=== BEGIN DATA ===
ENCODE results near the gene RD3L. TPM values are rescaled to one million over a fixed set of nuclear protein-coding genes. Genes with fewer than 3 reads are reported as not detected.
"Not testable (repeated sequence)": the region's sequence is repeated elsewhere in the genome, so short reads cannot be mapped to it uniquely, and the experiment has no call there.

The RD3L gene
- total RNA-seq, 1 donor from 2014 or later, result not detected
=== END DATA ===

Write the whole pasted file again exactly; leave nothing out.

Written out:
ENCODE results near the gene RD3L. TPM values are rescaled to one million over a fixed set of nuclear protein-coding genes. Genes with fewer than 3 reads are reported as not detected.
"Not testable (repeated sequence)": the region's sequence is repeated elsewhere in the genome, so short reads cannot be mapped to it uniquely, and the experiment has no call there.

The RD3L gene
- total RNA-seq, 1 donor from 2014 or later, result not detected